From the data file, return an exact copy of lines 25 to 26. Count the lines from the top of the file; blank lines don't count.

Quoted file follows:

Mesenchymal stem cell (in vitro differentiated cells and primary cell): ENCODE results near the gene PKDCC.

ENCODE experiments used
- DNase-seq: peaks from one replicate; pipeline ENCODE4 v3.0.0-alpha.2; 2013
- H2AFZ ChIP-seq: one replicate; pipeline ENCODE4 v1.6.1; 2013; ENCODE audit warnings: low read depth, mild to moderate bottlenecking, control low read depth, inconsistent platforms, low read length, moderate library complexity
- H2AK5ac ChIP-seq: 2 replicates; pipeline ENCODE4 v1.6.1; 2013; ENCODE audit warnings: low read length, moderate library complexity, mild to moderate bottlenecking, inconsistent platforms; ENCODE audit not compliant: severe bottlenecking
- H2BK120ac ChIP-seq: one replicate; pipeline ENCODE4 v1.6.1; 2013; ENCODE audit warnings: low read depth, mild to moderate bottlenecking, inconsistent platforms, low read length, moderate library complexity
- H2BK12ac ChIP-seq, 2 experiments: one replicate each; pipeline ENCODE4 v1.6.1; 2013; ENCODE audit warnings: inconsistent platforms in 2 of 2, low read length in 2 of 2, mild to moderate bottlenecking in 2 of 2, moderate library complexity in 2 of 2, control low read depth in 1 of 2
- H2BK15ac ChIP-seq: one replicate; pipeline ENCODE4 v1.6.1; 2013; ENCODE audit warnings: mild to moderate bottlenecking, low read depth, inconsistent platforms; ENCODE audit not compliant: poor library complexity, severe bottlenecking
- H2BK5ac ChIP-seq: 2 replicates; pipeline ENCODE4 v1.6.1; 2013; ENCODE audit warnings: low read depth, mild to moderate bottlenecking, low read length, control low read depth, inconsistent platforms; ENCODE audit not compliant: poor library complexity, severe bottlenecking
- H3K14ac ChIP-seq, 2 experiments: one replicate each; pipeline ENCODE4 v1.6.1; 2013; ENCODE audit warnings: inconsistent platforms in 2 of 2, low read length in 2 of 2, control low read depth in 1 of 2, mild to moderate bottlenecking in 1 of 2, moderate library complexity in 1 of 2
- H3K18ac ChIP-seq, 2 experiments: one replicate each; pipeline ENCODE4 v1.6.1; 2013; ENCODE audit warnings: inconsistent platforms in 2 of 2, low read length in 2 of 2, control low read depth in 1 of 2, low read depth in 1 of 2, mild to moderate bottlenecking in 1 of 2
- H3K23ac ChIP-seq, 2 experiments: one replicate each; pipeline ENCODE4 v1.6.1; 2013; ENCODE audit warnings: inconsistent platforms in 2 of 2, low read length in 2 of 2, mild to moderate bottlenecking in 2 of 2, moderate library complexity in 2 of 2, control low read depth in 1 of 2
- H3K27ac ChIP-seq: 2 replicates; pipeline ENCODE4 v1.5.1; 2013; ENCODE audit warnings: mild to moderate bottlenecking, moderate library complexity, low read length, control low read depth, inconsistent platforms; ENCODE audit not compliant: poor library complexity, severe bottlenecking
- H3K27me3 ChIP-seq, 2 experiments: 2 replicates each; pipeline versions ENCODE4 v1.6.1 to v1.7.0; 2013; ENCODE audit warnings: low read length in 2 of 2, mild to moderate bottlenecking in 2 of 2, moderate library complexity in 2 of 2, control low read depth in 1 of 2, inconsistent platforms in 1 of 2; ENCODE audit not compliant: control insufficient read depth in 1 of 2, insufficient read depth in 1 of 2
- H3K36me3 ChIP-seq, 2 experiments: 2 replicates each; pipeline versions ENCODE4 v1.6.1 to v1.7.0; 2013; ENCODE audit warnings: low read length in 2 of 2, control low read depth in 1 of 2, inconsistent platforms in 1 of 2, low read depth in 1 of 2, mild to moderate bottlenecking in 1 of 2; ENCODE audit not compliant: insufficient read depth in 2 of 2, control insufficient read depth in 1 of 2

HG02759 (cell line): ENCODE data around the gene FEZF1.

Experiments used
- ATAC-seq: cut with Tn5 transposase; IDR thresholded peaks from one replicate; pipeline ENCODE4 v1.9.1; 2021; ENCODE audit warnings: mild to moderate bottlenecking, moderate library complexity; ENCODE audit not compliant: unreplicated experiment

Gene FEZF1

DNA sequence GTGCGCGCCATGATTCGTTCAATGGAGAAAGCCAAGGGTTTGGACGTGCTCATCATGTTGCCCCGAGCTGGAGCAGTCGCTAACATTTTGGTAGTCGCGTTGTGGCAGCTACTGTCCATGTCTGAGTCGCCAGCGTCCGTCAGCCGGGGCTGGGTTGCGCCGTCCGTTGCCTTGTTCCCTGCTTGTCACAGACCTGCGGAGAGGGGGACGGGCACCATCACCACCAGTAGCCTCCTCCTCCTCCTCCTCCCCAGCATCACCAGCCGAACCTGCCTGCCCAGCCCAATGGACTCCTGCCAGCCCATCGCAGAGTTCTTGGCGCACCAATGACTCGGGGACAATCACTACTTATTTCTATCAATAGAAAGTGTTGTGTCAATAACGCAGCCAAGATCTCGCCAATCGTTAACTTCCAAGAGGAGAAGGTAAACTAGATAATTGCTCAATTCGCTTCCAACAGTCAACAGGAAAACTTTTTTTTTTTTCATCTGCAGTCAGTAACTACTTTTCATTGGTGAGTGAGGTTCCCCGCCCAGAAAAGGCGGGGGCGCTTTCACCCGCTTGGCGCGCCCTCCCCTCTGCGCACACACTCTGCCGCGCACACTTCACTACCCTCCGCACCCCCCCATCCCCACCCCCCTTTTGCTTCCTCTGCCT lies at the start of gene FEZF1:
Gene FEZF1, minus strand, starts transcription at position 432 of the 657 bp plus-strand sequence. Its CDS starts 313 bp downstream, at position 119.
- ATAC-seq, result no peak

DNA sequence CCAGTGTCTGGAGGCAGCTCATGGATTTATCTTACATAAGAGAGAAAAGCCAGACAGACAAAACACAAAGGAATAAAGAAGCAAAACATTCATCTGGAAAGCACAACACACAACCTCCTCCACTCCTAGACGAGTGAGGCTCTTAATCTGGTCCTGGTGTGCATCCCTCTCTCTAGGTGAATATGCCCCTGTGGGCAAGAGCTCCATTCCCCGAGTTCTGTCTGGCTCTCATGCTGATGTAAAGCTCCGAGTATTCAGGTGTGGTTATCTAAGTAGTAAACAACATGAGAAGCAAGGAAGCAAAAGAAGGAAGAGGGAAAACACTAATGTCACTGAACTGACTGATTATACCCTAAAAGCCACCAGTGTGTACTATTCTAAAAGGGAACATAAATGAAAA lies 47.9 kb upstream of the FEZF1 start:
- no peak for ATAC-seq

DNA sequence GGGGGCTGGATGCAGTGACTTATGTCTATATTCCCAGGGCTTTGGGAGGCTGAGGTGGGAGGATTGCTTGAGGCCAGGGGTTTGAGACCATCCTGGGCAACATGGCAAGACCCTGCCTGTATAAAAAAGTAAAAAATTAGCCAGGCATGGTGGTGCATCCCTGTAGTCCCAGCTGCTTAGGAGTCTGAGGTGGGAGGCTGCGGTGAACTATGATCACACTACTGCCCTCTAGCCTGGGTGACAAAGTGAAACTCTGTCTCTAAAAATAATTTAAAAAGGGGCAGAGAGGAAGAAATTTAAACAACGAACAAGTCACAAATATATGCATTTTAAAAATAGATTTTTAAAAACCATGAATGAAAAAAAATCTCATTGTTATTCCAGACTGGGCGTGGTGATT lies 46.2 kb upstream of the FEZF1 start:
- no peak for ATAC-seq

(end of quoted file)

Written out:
DNA sequence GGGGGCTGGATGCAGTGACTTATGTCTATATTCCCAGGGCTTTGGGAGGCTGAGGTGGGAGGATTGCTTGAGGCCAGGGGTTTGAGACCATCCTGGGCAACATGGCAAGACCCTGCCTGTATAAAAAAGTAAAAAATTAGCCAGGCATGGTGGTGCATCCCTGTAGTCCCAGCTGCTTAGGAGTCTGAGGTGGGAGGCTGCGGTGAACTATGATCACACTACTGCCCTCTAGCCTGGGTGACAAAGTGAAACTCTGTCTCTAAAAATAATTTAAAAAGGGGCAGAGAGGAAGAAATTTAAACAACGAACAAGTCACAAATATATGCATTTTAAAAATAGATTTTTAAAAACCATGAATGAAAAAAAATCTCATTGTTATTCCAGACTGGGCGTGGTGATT lies 46.2 kb upstream of the FEZF1 start:
- no peak for ATAC-seq